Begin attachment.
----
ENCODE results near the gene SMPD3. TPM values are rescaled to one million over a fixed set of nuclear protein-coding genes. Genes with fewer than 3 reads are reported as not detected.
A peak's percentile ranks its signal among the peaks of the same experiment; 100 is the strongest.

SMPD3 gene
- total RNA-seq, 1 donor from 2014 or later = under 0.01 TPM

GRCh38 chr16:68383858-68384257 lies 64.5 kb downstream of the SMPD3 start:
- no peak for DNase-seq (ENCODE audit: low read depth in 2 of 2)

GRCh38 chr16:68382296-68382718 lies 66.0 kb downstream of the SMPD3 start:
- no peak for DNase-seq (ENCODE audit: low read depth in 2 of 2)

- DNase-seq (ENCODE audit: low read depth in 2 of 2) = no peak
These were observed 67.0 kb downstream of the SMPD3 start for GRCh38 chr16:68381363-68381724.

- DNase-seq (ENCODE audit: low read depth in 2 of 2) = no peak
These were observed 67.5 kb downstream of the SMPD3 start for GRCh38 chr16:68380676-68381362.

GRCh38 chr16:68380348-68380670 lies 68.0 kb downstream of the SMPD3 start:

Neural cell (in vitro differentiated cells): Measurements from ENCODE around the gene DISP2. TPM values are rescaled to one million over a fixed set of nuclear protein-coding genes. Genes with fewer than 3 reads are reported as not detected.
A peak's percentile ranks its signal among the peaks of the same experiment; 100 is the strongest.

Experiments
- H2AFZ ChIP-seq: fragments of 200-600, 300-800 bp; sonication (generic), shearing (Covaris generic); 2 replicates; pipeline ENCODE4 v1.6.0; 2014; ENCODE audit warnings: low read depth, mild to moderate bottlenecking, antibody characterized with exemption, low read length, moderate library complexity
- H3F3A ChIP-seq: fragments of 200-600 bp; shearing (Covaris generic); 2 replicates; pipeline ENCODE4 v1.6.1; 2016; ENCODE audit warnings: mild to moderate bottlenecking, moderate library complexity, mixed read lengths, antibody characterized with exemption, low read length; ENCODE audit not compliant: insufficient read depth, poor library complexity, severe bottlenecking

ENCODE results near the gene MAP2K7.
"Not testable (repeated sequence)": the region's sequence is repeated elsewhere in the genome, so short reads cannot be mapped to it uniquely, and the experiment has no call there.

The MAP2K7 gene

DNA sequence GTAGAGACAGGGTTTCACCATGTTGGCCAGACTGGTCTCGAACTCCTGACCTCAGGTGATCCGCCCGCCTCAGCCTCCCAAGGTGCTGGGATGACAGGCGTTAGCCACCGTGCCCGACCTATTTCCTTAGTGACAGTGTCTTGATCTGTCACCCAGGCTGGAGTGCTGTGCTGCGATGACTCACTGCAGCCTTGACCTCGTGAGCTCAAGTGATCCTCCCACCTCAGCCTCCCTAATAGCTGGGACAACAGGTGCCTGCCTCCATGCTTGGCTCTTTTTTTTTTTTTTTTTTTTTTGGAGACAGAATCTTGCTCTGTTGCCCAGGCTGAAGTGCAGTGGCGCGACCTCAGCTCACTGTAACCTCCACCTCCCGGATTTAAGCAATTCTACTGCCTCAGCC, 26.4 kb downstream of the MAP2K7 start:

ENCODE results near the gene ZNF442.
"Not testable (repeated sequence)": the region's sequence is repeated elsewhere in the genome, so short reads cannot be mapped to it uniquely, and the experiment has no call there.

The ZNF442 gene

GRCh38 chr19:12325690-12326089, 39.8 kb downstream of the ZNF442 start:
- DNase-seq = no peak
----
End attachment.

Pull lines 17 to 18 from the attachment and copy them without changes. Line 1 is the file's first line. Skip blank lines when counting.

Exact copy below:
- H2AFZ ChIP-seq: fragments of 200-600, 300-800 bp; sonication (generic), shearing (Covaris generic); 2 replicates; pipeline ENCODE4 v1.6.0; 2014; ENCODE audit warnings: low read depth, mild to moderate bottlenecking, antibody characterized with exemption, low read length, moderate library complexity
- H3F3A ChIP-seq: fragments of 200-600 bp; shearing (Covaris generic); 2 replicates; pipeline ENCODE4 v1.6.1; 2016; ENCODE audit warnings: mild to moderate bottlenecking, moderate library complexity, mixed read lengths, antibody characterized with exemption, low read length; ENCODE audit not compliant: insufficient read depth, poor library complexity, severe bottlenecking